If you want to get involved and tell stories like this, our Art Direction course is exactly what you’ve been looking for. Learn more about it here.

California Attorneys for Criminal Justice: Ink of Innocence

The California Attorneys for Criminal Justice (CACJ) is an organisation that helps defence lawyers and fights for courts and the criminal justice system doing the right thing. This campaign by Grey New York highlights CACJ’s drive for proper DNA testing across the board. But rather than simply communicating that DNA testing should be important, or highlighting the stories of people who were wrongfully convicted in the past, this campaign uses some very clever art direction thinking to make the medium itself the message.

The ink in these posters is carrying the DNA of the people whose portraits we see in these executions, the very DNA that if it were tested properly (or at all) could have proved them innocent of the crimes for which they were accused.

So often we are asked to define just what art direction is (or any of the disciplines we teach) and this is such a great example. While we weren’t in the room at the time of this campaign’s conception, we can let you in on the probable process from the art director’s point of view. As an art director, your job is to best visually represent an idea to the viewer of a piece of communication such that it is as impactful as possible. The idea of testimonials or other forms of telling the story were probably bandied about, but shot down very quickly as they are not always impactful. But then… someone had an idea to use the real DNA of people in the ink to print the ads. We now have a serious synergy on our hands that can make these ads incredibly powerful.

But what about what they should actually look like?

Here, the art director would have found a number of sources, styles or pieces of inspiration to brief an illustrator to bring this idea to life. The messy, ink-blot style itself is indicating to us just how messy DNA testing can be, and how it’s not always done properly or as scientifically as we would think. They would then have provided the illustrator with these references and worked with them to create the portraits. Bearing all this in mind, we can see how the illustration style itself (guided by the art director) is really telling a large part of this story. They could easily have mixed the DNA with normal ink and simply printed photography here, but it wouldn’t have been so arresting. All of these vitally important  decisions are up to the art director to make.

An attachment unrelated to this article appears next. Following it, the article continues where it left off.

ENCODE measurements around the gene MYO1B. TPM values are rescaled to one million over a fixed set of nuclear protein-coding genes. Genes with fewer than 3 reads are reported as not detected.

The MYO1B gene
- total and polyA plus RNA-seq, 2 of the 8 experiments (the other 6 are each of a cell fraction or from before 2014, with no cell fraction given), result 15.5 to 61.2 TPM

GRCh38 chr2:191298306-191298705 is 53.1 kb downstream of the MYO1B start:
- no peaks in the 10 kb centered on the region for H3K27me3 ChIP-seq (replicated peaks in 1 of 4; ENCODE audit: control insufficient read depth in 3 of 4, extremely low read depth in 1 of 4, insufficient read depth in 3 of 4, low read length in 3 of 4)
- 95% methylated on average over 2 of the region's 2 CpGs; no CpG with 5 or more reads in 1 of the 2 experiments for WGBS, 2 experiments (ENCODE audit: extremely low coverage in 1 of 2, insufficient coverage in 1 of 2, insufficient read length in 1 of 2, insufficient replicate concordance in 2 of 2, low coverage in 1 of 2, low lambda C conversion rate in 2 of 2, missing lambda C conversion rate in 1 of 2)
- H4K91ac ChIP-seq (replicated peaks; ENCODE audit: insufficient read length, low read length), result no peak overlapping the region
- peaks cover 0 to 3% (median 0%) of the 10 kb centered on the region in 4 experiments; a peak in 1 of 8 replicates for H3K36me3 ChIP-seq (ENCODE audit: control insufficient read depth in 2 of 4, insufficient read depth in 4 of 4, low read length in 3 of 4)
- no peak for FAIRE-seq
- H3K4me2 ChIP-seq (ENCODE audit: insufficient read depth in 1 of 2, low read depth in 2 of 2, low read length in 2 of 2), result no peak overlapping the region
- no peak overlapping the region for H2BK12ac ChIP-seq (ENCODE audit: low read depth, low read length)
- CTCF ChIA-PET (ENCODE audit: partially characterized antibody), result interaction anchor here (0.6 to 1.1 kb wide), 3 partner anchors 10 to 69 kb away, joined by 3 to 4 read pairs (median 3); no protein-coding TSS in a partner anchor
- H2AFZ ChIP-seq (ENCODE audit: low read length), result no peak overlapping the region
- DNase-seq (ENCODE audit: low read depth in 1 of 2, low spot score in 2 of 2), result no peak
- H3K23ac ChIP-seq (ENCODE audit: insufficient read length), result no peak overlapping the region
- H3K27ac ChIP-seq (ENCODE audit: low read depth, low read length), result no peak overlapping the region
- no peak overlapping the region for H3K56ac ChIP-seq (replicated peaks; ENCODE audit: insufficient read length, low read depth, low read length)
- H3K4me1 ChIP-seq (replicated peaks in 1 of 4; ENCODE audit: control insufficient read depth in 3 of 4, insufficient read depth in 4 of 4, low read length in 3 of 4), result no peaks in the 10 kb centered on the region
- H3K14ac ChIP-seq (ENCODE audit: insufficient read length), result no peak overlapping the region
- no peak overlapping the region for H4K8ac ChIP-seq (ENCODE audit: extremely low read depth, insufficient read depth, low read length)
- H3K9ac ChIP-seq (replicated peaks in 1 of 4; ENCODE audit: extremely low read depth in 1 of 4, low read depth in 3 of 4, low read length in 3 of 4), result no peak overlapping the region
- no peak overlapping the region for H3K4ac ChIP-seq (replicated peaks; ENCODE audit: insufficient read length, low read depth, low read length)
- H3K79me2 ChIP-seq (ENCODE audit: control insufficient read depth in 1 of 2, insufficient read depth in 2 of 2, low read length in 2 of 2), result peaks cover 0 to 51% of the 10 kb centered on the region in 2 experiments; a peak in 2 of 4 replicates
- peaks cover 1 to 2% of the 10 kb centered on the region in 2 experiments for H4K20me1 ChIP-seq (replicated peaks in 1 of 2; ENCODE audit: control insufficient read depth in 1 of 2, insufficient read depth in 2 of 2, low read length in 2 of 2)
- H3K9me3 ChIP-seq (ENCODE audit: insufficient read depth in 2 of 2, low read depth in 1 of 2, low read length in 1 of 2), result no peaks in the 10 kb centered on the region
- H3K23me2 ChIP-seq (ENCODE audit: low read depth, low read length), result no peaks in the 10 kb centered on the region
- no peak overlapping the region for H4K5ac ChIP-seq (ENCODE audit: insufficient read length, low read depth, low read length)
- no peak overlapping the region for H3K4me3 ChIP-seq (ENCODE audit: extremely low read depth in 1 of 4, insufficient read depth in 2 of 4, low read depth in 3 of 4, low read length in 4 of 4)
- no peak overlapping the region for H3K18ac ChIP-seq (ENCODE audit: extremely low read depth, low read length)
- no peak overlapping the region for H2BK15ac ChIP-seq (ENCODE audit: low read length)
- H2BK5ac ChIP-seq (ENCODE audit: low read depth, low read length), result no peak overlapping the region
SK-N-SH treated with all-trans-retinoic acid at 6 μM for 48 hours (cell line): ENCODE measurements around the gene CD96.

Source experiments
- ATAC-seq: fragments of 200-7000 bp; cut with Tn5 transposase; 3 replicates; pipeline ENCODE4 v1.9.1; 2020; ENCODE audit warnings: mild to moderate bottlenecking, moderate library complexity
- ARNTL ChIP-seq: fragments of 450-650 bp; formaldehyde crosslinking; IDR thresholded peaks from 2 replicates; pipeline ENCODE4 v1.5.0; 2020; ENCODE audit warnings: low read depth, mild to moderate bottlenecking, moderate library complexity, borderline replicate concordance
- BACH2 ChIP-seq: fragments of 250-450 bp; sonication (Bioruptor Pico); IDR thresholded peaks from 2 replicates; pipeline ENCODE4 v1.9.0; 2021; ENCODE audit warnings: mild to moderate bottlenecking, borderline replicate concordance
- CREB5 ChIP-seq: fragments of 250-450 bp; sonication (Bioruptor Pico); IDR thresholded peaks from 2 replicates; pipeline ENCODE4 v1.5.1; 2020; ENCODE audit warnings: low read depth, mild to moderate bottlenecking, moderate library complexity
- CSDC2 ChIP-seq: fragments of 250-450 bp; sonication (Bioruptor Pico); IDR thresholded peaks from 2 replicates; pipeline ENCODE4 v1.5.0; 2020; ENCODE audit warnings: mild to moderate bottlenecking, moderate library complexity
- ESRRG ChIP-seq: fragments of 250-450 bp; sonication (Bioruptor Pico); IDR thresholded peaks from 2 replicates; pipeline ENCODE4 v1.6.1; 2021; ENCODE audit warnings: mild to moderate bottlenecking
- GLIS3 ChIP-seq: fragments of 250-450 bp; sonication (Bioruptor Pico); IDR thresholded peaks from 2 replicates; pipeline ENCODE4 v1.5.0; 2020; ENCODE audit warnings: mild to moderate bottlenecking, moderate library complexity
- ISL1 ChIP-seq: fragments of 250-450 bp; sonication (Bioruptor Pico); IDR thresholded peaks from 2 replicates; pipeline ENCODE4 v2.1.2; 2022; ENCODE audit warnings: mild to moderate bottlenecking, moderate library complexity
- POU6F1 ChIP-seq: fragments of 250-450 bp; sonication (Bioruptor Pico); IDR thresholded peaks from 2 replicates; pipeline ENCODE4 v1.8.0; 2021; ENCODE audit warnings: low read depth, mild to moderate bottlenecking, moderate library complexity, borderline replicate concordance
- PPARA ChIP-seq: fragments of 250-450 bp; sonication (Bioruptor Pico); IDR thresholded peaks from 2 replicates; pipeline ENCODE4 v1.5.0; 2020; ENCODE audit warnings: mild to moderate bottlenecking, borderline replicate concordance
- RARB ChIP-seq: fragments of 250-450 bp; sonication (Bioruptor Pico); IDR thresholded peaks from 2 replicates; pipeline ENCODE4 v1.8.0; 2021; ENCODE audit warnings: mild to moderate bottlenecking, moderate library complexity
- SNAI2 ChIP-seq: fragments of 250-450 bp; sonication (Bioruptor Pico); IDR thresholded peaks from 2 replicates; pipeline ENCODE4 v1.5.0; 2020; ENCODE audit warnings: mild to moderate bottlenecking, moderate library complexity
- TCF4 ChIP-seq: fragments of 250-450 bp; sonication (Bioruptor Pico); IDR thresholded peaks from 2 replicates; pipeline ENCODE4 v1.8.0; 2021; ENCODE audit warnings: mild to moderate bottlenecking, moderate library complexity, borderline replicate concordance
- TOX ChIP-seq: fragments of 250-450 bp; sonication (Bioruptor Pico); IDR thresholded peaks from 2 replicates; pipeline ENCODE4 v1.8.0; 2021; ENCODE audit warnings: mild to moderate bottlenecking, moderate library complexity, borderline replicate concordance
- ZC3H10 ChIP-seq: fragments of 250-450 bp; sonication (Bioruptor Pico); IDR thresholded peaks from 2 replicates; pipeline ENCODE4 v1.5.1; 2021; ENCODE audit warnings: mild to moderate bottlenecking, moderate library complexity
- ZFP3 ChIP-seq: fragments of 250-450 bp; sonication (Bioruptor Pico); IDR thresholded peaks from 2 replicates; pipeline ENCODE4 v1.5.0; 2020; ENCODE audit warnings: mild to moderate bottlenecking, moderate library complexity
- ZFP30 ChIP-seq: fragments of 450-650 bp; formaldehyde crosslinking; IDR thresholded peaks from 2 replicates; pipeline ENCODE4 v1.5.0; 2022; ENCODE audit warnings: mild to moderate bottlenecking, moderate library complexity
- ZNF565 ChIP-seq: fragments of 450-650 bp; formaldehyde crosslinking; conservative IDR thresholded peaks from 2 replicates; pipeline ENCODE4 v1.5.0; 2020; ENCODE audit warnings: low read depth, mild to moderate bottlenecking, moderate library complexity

From there, text is added (provided by the copywriter) to add more meaning to the visual and turn it into a fully-fledged advert or piece of communication. And while it’s never as simple and clear cut as we’ve defined in this piece, that’s how you go from a message to an idea to a finished execution.

If this is the kind of thing that excites you, why not look at our Art Direction courses – we’d love to have you on board!

Puma – Big Shot

We love this campaign by Ogilvy Melbourne for Puma. This is the end result of a tryout session held to find young stars in soccer, rugby and Aussie rules football. Young sportsmen (and women) had the opportunity to try out and show their skills, and the top performers were chosen to be sponsored by Puma and then featured in their advertising.

This advertising here shows the end result and while the initial activation is interesting and engaging, we’re particularly excited about the way these adverts were executed. These are such a good example of how many of the disciplines we teach at the Academy can be applied in one campaign.

  1. Great photography – these moody black and white portraits are emotional and engaging.
  2. Clever design and illustration – this expressive typography tells such a powerful, emotional story not only through the meaning of the words but also how they are represented, through line-weighting and mark-making.
  3. Art direction that pulls it all together – these disparate disciplines were all implemented by an art director who would have briefed a photographer to take the image, then briefed a designer/illustrator to do the type. On top of this, all the copy would have had to be written by a copywriter.


When you look at all these things together, you see how strong this campaign really is from a perspective of the creative disciplines available to us. What a great way too, to see how they can all fit together, if you’re new to the creative arts.

Amazing stuff!

Canon – Anyone Can Be A Star

We love this campaign by Ogilvy and Mather Tokyo for Canon cameras. Built on the idea that with the right camera, anyone can look great, this campaign uses the line: Anyone can be a star in front of the right camera. This is then brought to life through images of people who look really close to a number of celebrities we know and love.

What sets this apart though, is the quality of the photography – which you would expect for an ad about a camera; beautiful, crisp black and white portraits that make real people look absolutely like stars.

Can you name them all?